These were another favorite in my garden; now I enjoy them during my walks in Lincoln Park, Chicago.
These delicate spring blooms are the only Columbine native to Illinois: Wild Columbine (Aquilegia canadensis). These blooms were prolific today in Lincoln Park’s best kept secret, Alfred Caldwell Lily Pond.
An oxymoron it seems; but someone chose its name, Dingy-flowered Star Orchid (Epidendrum amphistomum). Orchids are never “dingy”. But this is this dear Orchid’s name.
The Dingy-flowered Star Orchid is considered an endangered native of Florida.
I am sharing one more image of one of my Peonies in bloom. The slightly rosy hue on the innermost petals provide a hint of the delicacy of the bloom. The layers of this bloom seem to go on and on, fashioning opulent complexity in this single flower.
Worthy, strong, powerful define “valens”, the Roman origins for the name Valentine. Valentine’s Day has come to symbolize love, stemming from the martyrdom of St. Valentine. Though St. Valentine’s identity is vague and speculative, his (their) impact is profound every February 14th.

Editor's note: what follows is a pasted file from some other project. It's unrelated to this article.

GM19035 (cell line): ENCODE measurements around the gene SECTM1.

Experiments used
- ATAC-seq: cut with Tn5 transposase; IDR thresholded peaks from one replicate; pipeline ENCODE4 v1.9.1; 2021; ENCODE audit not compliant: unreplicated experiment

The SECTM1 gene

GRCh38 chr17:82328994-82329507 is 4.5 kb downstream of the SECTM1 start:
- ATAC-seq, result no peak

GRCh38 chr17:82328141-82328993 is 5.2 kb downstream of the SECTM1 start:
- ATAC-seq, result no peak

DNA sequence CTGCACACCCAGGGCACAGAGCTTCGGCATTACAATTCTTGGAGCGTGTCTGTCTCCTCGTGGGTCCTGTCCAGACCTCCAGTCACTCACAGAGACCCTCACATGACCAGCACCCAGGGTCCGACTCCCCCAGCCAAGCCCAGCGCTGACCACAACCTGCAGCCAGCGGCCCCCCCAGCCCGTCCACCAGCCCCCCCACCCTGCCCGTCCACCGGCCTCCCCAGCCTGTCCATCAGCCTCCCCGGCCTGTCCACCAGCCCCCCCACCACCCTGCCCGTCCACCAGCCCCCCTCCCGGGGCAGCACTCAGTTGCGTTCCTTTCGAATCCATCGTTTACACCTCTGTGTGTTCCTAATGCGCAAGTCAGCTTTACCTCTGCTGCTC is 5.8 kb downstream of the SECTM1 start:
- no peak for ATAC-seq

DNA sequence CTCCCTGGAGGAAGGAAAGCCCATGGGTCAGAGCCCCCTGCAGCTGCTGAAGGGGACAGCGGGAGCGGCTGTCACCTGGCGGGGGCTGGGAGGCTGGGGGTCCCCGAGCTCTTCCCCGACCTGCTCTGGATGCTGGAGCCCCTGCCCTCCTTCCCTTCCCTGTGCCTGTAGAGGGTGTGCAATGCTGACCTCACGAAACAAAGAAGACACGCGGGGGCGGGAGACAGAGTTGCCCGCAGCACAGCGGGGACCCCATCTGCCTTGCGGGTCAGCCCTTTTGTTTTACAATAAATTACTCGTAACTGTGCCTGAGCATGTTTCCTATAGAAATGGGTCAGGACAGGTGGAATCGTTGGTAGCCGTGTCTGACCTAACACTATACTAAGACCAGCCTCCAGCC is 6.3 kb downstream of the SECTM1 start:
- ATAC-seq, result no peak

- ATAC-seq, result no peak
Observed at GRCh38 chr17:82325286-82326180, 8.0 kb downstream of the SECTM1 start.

The combination of worth, strength, and power mixed with love evokes a robust image of fervent attention. Roses symbolize the love offered on Valentine’s Day. The delicate, sweet smelling flower, seemingly blushes when given as a token of unspoken as well as celebrated love. How artful for the lover to give such a gentle gift as indication of his (her) robust desire.
Happy Valentine’s Day!
Close-up topside and underside views of a Daisy after the rain. Whites show detail best in photographs when the sky is overcast and lighting is uniform. In such a setting both the highlights and shadows of white subjects are able to present their particulars.
This Daisy was recently planted in a large pot by our front door, within reach of rainfall so that this gardener can use less hosed water. There was no tag on it when purchased but my thought is that it is the popular perennial Shasta Daisy and not the OxEye Daisy.
“Wild” versus “Lace”; these words bring completely different impressions to mind. Descriptors make a difference on one’s impression. Both words describe this non-native prairie plant, Queen Anne’s Lace (daucus carota), aka Wild Carrot. Both names fit this subject perfectly. The name you choose to call it depends on your perspective. Though it is an invasive Eurasian weed I find it hard not to appreciate the delicate floral arrangement on each stem. Even the seed head is amazingly intricate and delicate in design.
So if I creeped you out too much with the last post, enjoy some of nature’s beauty.